CS285 HW4- Model-Based RL Solved

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The goal of this assignment is to get experience with model-based reinforcement learning. In general, model-based reinforcement learning consists of two main parts: learning a dynamics function to model observed state transitions, and then using predictions from that model in some way to decide what to do (e.g., use model predictions to learn a policy, or use model predictions directly in an optimization setup to maximize predicted rewards).

In this assignment, you will do the latter. You will implement both the process of learning a dynamics model, as well as the process of creating a controller to perform action selection through the use of these model predictions. For references to this type of approach, see this paper and this paper.

1           Model-Based Reinforcement Learning

We will now provide a brief overview of model-based reinforcement learning (MBRL), and the specific type of MBRL you will be implementing in this homework. Please see Lecture 11: Model-Based Reinforcement Learning (with specific emphasis on the slides near page 9) for additional details.

MBRL consists primarily of two aspects: (1) learning a dynamics model and (2) using the learned dynamics models to plan and execute actions that minimize a cost function (or maximize a reward function).

1.1         Dynamics Model

In this assignment, you will learn a neural network dynamics model fθ of the form

∆ˆ t+1 = fθ(st,at)                                                         (1)

which predicts the change in state given the current state and action. So given the prediction ∆ˆ t+1, you can generate the next prediction with

ˆst+1 = st + ∆ˆ t+1.                                                        (2)

See the previously referenced paper for intuition on why we might want our network to predict state differences, instead of directly predicting next state.

You will train fθ in a standard supervised learning setup, by performing gradient descent on the following objective:

L(θ) = X k(st+1 −st) − fθ(st,at)k22


= X (4)


In practice, it’s helpful to normalize the target of a neural network. So in the code, we’ll train the network to predict a normalized version of the change in state, as in

L(θ) = X kNormalize(s.                            (5)


Since fθ is trained to predict the normalized state difference, you generate the next prediction with

ˆst+1 = st + Unnormalize(fθ(st,at)).                                        (6)

1.2         Action Selection

Given the learned dynamics model, we now want to select and execute actions that minimize a known cost function (or maximize a known reward function). Ideally, you would calculate these actions by solving the following optimization:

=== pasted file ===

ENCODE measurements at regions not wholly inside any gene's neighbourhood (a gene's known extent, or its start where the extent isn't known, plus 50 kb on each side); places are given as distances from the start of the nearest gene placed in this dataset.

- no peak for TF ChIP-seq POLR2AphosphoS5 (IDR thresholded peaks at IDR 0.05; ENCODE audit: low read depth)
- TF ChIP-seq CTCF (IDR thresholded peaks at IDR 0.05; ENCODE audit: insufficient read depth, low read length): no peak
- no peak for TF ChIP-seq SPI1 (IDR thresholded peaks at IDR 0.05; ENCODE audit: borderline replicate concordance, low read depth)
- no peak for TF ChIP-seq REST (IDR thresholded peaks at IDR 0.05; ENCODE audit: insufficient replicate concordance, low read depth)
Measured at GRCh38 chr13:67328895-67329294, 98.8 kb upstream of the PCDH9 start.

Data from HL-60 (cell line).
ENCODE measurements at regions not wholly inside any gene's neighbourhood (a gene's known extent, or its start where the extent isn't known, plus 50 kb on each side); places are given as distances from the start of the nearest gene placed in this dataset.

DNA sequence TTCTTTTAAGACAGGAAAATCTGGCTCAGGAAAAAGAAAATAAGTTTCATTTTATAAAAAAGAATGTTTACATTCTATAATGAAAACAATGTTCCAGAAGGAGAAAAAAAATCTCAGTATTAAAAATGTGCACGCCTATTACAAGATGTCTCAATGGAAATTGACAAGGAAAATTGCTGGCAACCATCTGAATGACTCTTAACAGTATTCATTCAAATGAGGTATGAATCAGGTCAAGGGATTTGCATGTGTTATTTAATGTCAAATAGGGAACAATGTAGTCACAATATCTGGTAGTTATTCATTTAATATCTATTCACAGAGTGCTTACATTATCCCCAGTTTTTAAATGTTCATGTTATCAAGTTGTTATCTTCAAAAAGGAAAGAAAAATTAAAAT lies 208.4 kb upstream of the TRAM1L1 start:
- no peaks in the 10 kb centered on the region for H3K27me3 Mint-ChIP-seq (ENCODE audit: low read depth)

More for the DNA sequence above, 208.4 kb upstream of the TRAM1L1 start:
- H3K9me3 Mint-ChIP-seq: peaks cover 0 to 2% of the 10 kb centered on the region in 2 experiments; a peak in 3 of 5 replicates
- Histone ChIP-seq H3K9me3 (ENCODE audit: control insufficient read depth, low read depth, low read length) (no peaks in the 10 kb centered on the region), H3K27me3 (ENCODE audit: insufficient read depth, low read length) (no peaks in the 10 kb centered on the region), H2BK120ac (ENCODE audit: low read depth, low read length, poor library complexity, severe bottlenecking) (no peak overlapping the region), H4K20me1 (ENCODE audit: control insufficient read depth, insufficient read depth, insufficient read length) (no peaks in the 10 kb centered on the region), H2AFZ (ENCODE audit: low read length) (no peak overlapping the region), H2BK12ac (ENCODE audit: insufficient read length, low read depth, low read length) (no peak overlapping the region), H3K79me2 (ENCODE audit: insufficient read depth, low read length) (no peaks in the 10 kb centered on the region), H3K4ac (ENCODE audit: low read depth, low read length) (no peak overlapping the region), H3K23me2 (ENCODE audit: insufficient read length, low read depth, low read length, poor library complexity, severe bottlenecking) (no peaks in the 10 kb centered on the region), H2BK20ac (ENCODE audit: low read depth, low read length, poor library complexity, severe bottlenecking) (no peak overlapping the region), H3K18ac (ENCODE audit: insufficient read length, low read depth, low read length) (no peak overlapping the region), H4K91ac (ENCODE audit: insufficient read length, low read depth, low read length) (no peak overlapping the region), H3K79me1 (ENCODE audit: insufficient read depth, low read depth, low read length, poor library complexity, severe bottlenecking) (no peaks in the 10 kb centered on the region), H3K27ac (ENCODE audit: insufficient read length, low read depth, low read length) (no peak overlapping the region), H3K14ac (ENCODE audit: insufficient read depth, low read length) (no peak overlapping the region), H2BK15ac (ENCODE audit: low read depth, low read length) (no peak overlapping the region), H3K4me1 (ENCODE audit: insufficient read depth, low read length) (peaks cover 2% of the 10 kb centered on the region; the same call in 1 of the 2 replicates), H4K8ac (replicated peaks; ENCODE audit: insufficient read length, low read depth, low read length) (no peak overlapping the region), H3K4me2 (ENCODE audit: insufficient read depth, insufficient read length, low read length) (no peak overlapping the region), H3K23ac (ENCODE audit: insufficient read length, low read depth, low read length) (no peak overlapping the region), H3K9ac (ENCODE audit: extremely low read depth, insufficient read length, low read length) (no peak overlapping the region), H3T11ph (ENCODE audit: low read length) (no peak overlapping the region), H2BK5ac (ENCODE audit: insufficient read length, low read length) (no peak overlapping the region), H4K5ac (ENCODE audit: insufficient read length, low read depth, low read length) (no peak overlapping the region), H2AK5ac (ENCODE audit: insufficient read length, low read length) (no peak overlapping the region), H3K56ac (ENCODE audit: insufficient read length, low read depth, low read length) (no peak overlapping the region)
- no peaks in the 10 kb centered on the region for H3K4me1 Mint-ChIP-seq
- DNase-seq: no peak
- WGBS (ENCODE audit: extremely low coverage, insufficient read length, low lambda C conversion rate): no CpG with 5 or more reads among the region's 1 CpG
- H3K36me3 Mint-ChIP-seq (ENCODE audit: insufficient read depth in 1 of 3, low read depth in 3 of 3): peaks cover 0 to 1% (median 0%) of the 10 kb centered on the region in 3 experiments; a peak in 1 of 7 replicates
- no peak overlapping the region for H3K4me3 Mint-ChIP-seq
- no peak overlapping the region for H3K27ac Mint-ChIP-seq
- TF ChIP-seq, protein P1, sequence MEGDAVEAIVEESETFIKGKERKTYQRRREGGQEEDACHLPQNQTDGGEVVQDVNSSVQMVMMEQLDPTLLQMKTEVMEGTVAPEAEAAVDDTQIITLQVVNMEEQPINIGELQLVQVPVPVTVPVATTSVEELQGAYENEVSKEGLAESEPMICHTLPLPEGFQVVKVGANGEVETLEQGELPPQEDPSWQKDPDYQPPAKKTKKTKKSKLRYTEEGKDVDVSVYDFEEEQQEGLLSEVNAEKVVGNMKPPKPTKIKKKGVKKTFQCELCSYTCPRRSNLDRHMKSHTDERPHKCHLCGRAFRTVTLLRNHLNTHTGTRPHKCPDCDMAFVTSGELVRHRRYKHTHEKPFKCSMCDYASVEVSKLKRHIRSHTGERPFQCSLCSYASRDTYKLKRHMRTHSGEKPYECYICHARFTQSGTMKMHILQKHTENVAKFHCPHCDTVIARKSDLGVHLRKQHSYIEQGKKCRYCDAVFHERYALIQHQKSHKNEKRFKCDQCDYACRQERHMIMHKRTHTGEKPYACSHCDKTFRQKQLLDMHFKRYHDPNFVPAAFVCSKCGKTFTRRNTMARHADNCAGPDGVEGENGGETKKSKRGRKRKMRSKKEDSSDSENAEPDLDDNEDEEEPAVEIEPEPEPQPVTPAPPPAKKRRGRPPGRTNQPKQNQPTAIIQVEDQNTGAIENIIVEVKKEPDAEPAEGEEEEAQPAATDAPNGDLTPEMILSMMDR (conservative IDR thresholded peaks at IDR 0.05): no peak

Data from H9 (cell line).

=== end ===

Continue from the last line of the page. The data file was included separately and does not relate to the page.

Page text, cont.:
at = argminXcst0,at0) where ˆst0+1 = ˆst0 + fθst0,at0).                       (7)

at:∞ t0=t

However, solving Eqn. 7 is impractical for two reasons: (1) planning over an infinite sequence of actions is impossible and (2) the learned dynamics model is imperfect, so using it to plan in such an open-loop manner will lead to accumulating errors over time and planning far into the future will become very inaccurate.

Instead, we will solve the following gradient-free optimization problem:


A= arg                           min X cst0,at0) s.t. ˆst0+1 = ˆst0 + fθst0,at0),                     (8)

{A(0),…,A(K−1)} t0=t

in which A) are each a random action sequence of length

  1. H. What Eqn. 8 says is to consider K random action sequences of length H, predict the result (i.e., future states) of taking each of these action sequences using the learned dynamics model fθ, evaluate the cost/reward associated with each candidate action sequence, and select the best action sequence. Note that this approach only plans H steps into the future, which is desirable because it prevent accumulating model error, but is also limited because it may not be sufficient for solving long-horizon tasks.

Additionally, since our model is imperfect and things will never go perfectly according to plan, we adopt a model predictive control (MPC) approach, in which we solve Eqn. 8 at every time step to select the best H-step action sequence, but then we execute only the first action from that sequence before replanning again at the next time step using updated state information.

Finally, note that the random-shooting optimization approach mentioned above can be greatly improved (see this paper).